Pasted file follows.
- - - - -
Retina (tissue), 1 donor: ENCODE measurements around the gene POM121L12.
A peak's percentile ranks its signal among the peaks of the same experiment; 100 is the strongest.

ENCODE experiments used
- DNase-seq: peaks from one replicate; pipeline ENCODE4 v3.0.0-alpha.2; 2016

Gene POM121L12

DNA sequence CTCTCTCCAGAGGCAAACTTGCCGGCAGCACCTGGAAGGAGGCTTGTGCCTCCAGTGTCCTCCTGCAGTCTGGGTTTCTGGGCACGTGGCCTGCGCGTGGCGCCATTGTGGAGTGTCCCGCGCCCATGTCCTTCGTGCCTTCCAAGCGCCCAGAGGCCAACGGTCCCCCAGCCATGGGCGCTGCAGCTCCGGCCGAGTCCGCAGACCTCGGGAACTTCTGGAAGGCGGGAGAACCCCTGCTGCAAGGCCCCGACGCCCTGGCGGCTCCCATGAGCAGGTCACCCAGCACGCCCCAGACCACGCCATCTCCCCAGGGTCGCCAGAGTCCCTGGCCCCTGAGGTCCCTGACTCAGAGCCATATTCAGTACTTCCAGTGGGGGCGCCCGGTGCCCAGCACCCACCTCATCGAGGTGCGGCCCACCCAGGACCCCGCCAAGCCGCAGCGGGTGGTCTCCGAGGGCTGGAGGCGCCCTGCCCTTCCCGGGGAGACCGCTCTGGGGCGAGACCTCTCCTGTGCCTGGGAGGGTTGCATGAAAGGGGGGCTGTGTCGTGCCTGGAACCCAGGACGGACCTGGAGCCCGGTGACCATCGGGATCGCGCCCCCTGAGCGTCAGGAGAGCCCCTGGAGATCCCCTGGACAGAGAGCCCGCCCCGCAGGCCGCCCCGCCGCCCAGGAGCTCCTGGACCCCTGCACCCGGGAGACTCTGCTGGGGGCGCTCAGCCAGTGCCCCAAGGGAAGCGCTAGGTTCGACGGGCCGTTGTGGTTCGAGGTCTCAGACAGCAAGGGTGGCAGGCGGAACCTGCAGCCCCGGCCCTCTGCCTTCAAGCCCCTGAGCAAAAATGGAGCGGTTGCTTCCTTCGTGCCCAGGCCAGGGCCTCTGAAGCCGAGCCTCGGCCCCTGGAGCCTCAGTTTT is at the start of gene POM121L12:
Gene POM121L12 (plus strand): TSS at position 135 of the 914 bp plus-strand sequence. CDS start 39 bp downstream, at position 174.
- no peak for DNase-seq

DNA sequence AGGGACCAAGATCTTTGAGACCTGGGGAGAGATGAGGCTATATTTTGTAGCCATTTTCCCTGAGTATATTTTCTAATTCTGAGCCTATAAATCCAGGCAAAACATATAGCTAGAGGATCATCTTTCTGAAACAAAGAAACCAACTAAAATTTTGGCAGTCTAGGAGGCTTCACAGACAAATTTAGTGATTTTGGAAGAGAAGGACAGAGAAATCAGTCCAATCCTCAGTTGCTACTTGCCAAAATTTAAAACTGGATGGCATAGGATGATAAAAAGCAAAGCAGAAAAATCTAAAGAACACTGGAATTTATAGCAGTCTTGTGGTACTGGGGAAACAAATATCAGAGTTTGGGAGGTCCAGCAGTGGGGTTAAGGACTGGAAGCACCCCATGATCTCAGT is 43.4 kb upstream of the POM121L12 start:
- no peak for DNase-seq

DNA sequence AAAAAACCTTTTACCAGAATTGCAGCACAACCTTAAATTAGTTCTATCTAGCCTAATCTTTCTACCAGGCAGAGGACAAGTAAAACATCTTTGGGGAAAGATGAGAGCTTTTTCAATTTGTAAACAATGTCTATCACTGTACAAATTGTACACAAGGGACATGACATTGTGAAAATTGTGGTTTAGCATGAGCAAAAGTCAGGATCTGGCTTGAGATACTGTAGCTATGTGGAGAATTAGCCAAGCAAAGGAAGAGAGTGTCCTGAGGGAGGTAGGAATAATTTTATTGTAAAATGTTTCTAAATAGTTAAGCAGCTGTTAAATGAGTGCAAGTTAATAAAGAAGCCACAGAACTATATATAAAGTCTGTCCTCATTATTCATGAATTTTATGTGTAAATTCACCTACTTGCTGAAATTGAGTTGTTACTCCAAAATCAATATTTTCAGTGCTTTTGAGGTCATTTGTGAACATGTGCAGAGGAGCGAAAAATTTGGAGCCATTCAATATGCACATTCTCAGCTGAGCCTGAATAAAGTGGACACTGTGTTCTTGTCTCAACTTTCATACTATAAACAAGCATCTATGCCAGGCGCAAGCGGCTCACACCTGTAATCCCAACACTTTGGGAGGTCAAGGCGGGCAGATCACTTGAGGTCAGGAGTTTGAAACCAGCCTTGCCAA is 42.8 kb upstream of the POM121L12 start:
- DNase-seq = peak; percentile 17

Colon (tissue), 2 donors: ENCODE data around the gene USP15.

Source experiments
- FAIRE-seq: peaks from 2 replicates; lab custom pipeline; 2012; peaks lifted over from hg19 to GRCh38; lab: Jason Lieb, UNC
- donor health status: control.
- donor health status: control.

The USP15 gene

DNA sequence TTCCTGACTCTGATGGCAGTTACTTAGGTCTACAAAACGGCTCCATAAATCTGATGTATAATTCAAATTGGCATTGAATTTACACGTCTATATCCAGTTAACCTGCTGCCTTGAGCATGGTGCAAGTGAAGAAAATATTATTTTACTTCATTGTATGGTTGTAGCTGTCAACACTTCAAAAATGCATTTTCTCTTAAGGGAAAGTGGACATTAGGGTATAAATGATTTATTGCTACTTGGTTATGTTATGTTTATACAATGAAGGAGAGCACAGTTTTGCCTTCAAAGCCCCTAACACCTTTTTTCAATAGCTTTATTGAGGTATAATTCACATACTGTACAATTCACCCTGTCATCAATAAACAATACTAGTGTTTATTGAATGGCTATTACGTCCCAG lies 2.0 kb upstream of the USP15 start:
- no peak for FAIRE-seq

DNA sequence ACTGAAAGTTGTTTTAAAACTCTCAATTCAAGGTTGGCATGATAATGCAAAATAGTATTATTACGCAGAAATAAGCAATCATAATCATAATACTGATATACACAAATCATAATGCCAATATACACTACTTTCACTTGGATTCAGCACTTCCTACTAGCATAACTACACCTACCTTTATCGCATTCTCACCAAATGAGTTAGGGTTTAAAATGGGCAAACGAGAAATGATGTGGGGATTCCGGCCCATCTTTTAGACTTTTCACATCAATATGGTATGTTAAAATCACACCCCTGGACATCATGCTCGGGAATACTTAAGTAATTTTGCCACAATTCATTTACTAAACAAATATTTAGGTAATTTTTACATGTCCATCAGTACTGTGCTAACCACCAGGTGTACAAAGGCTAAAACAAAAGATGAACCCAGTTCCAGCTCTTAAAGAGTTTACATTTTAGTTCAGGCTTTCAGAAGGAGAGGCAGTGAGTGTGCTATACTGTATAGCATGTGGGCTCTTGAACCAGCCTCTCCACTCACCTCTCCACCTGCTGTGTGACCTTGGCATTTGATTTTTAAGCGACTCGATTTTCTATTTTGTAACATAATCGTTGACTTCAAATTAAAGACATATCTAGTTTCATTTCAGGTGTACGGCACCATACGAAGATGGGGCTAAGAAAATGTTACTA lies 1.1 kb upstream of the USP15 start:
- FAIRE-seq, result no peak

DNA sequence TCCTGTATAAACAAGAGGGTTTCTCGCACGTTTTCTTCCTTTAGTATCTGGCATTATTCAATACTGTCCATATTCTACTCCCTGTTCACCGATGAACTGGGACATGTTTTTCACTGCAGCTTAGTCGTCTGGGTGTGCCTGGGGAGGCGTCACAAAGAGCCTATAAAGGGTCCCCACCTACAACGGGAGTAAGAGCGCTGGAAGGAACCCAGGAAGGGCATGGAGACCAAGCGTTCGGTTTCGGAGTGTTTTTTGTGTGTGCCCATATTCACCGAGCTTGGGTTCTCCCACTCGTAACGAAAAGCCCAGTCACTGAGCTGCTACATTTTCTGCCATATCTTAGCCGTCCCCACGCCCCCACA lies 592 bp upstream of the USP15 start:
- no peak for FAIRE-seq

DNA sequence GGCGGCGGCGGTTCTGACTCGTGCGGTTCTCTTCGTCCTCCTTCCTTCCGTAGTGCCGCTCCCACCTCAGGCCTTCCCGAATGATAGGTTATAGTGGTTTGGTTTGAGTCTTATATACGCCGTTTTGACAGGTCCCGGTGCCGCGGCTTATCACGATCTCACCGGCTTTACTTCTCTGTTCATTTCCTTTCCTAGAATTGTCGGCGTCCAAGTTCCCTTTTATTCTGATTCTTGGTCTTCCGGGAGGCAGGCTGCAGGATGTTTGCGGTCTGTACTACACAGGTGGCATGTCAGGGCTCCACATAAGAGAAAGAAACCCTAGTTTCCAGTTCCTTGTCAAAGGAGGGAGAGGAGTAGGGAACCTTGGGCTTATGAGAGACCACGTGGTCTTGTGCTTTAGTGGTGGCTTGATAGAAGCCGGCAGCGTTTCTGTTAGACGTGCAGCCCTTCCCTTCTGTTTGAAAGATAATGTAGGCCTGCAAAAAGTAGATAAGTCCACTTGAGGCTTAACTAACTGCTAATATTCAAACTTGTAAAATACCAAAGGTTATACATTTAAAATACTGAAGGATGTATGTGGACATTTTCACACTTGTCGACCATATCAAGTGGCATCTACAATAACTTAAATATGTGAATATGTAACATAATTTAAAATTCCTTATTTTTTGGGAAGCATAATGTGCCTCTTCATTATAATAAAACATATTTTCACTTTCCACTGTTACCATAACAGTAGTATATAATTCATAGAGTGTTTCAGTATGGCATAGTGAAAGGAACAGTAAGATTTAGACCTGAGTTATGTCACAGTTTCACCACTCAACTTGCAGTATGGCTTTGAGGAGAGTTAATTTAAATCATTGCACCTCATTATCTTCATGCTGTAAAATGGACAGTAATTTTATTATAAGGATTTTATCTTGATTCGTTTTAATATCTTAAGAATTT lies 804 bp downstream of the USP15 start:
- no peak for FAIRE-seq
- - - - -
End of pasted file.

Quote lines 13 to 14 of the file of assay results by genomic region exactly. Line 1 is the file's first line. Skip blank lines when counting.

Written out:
Colon (tissue), 2 donors: ENCODE data around the gene USP15.

Source experiments